All bodies consist of a large number of** point masses**. The mass of an entire body is the sum of the masses of those points. Now, there must be a central point in a body. If the body is symmetric and has a uniform density, then the central point is the center of mass of the body. In this article, I’m going to **explain the center of mass, will derive its formula by integration and will discuss why it is important in Physics**.

**Contents in this article:**

**Definition of center of mass****Formula for center of mass****Units of center of mass****Examples of center of mass****How to find center of mass by integration?**

**Definition of Center of Mass in Physics**

The center of mass of a body is a point where its entire mass is considered to be concentrated. For a symmetric body with uniform density, the center of mass is its geometrical center i.e. its **centroid** or midpoint. But, for a body with non-uniform density, the center of mass shifts towards the portion of greater density.

**Formula for Center of Mass**

Since the center of mass shifts towards the denser side for a non-uniform body, a formula is needed to find its exact position. There can be different equations depending on the type of distribution of mass in the system. We are going to introduce those equations one by one.

**Center of mass equation for a discrete mass system**

Let a discrete system where the masses **m _{1}, m_{2}, m_{3},……,m_{n}** are located at

**r**respectively. Then the equation of center of mass of the discrete system is, \color{Blue}r_{c}=\frac{m_{1}r_{1} + m_{2}r_{2} + m_{3}r_{3} +....}{m_{1}+m_{2} + m_{3} +...}

_{1}, r_{2}, r_{3},….,r_{n}or, \color{Blue}r_{c}=\frac{1}{M}(m_{1}r_{1} + m_{2}r_{2} + m_{3}r_{3} + ....) ……..(1)

Here, **M** is the mass of the entire system which is the sum of the masses in that system.

If the mass is distributed along X-axis then x_{1}, x_{2}, x_{3},…. should be written in place of r_{1}, r_{2}, r_{3},… of equation-(1)**.** Similarly, this is true for other axes.

**Formula for Center of Mass by integration for a continuous body**

To find the center of mass of a continuous body, we need to use an integral equation. Let, **M** be the mass of the body and **dm** is the mass of an elementary part of the body at **r** distance from the origin.

Then the formula for center of mass of the continuous body is, \color{Blue}r_{cm}=\frac{\int r.dm}{\int dm}……..(2)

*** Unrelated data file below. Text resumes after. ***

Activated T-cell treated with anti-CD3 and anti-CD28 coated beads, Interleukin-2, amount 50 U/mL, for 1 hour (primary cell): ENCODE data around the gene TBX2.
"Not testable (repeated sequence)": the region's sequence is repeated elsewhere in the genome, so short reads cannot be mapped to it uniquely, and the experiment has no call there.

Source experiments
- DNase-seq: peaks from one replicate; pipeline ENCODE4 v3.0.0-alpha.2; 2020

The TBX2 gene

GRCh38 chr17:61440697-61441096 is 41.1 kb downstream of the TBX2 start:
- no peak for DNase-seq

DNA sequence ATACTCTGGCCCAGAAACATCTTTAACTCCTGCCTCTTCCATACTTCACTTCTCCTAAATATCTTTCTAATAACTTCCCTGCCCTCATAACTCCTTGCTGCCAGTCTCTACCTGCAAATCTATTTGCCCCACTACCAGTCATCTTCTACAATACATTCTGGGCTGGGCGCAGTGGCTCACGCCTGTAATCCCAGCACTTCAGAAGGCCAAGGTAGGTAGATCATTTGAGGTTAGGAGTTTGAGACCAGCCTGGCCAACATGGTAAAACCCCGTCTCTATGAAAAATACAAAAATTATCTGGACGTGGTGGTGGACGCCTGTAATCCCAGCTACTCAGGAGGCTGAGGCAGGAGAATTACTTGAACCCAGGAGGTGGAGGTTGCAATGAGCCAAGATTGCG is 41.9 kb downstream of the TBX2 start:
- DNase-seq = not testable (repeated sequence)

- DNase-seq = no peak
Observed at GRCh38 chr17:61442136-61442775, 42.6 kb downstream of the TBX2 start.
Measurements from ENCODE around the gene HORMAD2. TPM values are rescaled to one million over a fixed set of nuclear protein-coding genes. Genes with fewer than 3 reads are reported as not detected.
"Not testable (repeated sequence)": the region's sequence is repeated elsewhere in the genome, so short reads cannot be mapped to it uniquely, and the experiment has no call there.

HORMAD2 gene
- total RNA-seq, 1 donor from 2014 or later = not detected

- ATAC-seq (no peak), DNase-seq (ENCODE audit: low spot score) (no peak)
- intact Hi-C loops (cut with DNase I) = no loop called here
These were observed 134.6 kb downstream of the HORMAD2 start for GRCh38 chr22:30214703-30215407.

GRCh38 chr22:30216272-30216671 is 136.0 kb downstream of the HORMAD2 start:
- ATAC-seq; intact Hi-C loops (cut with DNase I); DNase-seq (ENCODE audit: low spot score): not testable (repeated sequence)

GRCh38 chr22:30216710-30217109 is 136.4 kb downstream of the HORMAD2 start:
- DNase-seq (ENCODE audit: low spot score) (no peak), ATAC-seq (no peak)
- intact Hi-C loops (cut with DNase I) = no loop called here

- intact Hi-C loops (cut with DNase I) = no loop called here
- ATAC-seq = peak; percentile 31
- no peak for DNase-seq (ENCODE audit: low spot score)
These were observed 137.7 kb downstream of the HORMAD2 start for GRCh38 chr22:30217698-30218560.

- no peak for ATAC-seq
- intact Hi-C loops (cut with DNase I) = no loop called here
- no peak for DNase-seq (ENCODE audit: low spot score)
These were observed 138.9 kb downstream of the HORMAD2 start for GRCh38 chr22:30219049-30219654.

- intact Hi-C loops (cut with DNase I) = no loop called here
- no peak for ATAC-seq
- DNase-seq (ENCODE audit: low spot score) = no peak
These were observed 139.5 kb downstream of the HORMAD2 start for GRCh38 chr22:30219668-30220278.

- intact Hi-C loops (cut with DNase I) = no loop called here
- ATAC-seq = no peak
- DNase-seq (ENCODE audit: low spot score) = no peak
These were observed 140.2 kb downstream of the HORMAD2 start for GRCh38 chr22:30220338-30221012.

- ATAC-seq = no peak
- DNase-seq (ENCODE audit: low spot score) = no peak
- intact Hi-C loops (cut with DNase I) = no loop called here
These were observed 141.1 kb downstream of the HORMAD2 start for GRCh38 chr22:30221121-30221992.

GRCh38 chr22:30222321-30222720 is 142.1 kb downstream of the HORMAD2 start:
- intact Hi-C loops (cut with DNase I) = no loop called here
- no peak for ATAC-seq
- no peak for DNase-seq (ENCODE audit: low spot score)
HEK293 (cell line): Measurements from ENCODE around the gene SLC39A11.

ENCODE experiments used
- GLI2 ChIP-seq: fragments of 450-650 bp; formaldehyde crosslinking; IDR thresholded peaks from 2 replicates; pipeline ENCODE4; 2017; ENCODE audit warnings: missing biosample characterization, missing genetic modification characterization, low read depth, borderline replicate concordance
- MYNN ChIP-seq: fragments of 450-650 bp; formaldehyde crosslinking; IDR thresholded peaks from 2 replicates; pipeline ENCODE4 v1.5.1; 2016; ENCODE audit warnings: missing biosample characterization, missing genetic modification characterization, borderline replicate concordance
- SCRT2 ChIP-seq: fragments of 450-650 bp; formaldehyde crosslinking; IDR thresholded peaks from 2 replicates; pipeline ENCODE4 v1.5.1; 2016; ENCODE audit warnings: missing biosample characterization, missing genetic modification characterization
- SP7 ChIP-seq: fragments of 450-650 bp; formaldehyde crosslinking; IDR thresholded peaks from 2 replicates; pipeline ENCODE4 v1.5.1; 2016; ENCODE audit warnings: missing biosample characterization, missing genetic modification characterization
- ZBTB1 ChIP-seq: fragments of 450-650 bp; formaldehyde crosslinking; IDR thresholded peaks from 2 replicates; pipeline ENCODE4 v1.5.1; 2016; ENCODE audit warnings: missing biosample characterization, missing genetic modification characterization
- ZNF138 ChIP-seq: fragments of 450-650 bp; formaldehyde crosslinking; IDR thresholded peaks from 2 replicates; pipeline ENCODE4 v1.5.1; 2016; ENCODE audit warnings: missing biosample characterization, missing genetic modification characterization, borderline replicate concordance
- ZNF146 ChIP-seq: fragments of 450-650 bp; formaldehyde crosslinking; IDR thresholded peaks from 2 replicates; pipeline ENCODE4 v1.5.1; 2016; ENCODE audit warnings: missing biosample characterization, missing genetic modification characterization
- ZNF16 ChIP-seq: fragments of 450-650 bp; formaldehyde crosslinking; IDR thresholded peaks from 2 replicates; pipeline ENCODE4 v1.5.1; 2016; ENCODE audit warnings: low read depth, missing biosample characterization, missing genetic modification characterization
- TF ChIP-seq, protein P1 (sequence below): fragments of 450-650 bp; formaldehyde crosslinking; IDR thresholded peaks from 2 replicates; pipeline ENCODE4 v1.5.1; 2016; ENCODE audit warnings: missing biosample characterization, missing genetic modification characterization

When the body is extended along X-axis, \color{Blue}x_{cm}=\frac{\int x.dm}{\int dm}.

Similarly, \color{Blue}y_{cm}=\frac{\int y.dm}{\int dm}

and, \color{Blue}z_{cm}=\frac{\int z.dm}{\int dm}

Then the position of center of mass is, (**x _{cm}, y_{cm}, z_{cm}**)

Equation-(2) is the integral equation of center of mass for a continuous body.

**Units for Center of Mass**

The center of mass is actually the **position** (or distance from the origin) of the net mass of the body. So, its units and dimension are the same as those of distance.

SI unit of center of mass is **meter** (m) and CGS unit is **centimeter** (cm).

**Examples of Center of Mass**

- The center of mass of uniformly symmetric bodies like a sphere, ring, cylinder, etc. is their center point.
- We cannot say the center of mass for a non-uniform body. We need to calculate it using the above equations. One example is shown below.

**Note:** Uniform ring is an example for which the center of mass is outside the body. It is at its center which is not inside the material.

**How to find Center of Mass by integration?**

To calculate the position of the center of mass from the integral equation, you need to follow the following steps.

We need to find **x _{cm}, y_{cm} and z_{cm}**. First, we are going to know the way to find

**x**.

_{cm}- Find the mass
**dm**of the body for an elementary length**dx**at**x**distance from the origin. If the variation of mass is given as a function of distance, say**m(x)**, then the mass of elementary length dx is,**dm = m(x).dx** - Then find the
**x**using the above equation of_{cm}**x**._{cm} - Similarly, find
**y**after finding_{cm}and z_{cm}**dm**for**dy**and**dz**length respectively. - Don’t forget to use the limits of the integration.
- Then the center of mass of the body is (
**x**)._{cm}, y_{cm}, z_{cm}

**The linear density of a thin rod of length 1 meter along x-axis is \color{Blue}\lambda=2x. Find the center of mass of the rod.**

The linear density, \lambda=2x. Let, one of the ends of the rod is at the origin. Then another end is at x=1 m. So, the rod is extended from x=0 to x=1 m.

We choose an elementary length **dx** of the rod at a distance **x** from the origin (one end of the rod). Then the mass of that **dx** length is,

or, dm=2x.dx.

Then the position of center mass along X-axis is, \color{Blue}x_{cm}=\frac{\int x.dm}{\int dm}

or, \color{Blue}x_{cm}=\frac{\int_{0}^{1} x.2x.dx}{\int_{0}^{1} 2x.dx}

or, \color{Blue}x_{cm}=\frac{\int_{0}^{1} 2x^{2}.dx}{\int_{0}^{1} 2x.dx}

Thus, \color{Blue}x_{cm}=\frac{2}{3} m

Now, the rod is thin along the y and z directions. So, the \color{Blue}y_{cm}=0 and \color{Blue}z_{cm}=0.

So, the position of center of mass of the rod is at (\color{Blue}\frac{2}{3}, 0, 0) **m** from one of the ends of the rod. In this way, one can find the center of mass of a continuous body by using the formula for center of mass by integration.

This is all from this article on the** Center of mass and the integral formula of center of mass**. If you have any doubt on this topic you can ask me in the comment section.

Thank you!

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